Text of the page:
Feeling Lucky? Three reasons why playing the lottery is not a good investment

Lottery winners are a statistical anomaly. Despite this, Americans spent more money playing the lottery in 2018 than on books, video games, and tickets to live events combined. Your chances of winning the lottery are exceedingly remote, yet roughly 60% of Americans will spend upwards of $70 billion each year in the hopes of striking it rich. Nationwide, African Americans spend five times more on lottery tickets than Whites. A Duke University study estimates that African Americans spend about $1K, on average, per year on lottery tickets. Some will say, “so what? You’ve got to be in it to win it right?” Wrong! Here are three reasons why the lottery should not be seen as an investment strategy:

  • Over 50% of lottery tickets are purchased in low-income neighborhoods. Wealthy people don’t buy lottery tickets. In some states, the majority of lottery revenue comes from a limited percentage of primarily low-income players. A Pennsylvania study, for instance, determined that 29% of players accounted for 79% of lottery income and most of those people lived in communities at or below the median state income. Nationwide, people who earn less than $10K each year spend almost 6% of their income on lotto tickets. Many experts believe the the lottery is essentially a tax on the poor.

 

  • 20% of Americans believe the lottery is the only way to savings. Despite the terrible odds, many people, often those with the least cash to spare, believe the lottery is one of those “fun” things they can do as a way to get rich. In reality, experts indicate that investing the same $1K that African Americans would normally spend annually on a lottery ticket into an S&P 500 index fund could give over $1M at the end of 50 years, assuming they get a 10% return, which has historically been the market average. If you want to get rich, leave the lottery alone and invest for the long term. Learn about more ways to save and get cash faster here.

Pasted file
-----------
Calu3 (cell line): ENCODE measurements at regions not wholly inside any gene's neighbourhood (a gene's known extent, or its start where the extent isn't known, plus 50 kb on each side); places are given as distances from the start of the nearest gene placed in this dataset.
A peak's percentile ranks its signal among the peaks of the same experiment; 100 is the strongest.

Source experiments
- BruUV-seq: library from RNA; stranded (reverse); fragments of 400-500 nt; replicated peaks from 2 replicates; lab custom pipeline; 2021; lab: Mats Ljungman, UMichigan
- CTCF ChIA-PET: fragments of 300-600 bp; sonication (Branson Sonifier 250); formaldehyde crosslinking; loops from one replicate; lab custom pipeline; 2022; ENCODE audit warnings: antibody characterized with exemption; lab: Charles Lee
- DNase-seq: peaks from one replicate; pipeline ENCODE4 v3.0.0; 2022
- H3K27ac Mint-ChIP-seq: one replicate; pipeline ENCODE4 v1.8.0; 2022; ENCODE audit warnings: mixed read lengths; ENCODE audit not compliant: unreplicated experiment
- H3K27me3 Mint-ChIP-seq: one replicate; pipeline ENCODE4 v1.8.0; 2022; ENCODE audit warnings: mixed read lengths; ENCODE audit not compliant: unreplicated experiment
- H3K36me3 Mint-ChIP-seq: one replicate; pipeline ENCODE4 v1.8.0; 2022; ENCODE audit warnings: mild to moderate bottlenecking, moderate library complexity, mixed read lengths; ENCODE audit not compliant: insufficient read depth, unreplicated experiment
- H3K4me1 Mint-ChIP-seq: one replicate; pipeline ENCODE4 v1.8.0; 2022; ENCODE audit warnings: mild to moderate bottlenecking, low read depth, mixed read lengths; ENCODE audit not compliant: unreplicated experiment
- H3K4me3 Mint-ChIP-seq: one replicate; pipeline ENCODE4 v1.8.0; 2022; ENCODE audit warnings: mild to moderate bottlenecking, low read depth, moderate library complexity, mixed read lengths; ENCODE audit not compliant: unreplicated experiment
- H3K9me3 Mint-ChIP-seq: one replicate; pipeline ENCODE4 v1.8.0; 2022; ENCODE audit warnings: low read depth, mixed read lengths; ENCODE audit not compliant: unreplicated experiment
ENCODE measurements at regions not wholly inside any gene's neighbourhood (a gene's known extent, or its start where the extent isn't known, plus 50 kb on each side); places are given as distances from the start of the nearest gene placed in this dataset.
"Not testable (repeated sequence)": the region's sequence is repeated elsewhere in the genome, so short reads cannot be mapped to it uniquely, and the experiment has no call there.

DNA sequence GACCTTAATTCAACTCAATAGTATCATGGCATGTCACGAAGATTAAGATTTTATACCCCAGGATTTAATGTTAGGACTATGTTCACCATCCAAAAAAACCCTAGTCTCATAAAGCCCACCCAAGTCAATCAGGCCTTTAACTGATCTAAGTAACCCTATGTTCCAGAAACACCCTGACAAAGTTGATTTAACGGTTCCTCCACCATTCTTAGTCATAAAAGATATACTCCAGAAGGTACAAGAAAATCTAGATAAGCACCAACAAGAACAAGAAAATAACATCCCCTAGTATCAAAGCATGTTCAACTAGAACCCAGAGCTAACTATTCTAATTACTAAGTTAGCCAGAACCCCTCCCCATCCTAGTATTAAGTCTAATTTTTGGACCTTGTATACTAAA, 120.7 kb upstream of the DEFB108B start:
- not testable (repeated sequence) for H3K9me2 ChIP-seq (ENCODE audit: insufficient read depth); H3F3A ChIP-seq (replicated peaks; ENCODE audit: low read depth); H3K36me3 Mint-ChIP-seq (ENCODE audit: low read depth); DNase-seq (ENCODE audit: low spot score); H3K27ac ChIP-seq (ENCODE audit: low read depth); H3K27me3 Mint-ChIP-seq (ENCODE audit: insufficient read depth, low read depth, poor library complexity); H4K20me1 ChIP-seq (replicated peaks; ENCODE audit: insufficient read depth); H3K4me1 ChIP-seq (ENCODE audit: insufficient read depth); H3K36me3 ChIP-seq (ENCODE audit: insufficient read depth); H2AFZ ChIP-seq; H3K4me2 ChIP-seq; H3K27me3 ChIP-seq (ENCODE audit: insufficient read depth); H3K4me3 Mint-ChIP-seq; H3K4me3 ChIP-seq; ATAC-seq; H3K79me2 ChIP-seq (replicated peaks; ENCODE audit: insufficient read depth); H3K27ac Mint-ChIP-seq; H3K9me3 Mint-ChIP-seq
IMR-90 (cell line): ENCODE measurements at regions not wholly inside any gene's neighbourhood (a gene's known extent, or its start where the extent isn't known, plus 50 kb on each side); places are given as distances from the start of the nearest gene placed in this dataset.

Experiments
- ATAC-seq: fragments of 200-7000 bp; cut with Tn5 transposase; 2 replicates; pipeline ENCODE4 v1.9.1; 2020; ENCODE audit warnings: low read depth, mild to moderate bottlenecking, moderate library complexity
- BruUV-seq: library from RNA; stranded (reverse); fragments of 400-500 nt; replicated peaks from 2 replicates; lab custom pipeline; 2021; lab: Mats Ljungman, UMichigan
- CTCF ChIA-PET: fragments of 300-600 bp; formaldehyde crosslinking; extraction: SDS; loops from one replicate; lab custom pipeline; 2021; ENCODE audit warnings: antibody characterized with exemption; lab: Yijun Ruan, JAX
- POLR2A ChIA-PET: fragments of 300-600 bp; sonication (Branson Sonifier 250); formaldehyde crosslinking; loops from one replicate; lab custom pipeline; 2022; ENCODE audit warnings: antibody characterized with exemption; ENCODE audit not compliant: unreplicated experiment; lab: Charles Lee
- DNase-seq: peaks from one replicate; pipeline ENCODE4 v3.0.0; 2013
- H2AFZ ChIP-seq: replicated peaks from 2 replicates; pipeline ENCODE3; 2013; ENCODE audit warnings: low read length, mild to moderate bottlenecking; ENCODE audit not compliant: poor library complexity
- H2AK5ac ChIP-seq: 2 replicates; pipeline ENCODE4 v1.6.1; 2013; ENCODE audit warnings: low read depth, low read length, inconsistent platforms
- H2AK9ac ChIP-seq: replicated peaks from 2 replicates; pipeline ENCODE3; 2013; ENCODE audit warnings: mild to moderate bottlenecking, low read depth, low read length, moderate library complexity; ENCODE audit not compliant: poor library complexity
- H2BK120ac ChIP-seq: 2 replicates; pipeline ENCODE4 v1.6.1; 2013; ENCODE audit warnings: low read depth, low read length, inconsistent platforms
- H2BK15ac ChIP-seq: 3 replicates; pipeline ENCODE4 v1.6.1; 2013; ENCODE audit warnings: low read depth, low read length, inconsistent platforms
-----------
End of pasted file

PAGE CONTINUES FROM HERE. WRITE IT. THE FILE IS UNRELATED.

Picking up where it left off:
• Most big winners, end up losing in life. Despite all the hoopla, MANY studies have shown that winning the lottery does not make you happier or healthier. Additionally, lottery winners are more likely to declare bankruptcy within 3 to 5 years of winning than the average American. Researchers who study lottery winners have found that many end up in worse financial situations than before they won. Jail convictions, robberies, drug overdoses, and bankruptcies have destroyed thousands of lottery winning families. Another struggle that many winners face is saying “no” to friends and family who hope to “share” the good fortune.

In short, don’t waste your money. The lottery is huge source of income for state governments, not the people who play. Instead of flushing that money down the toilet, invest it in yourself!

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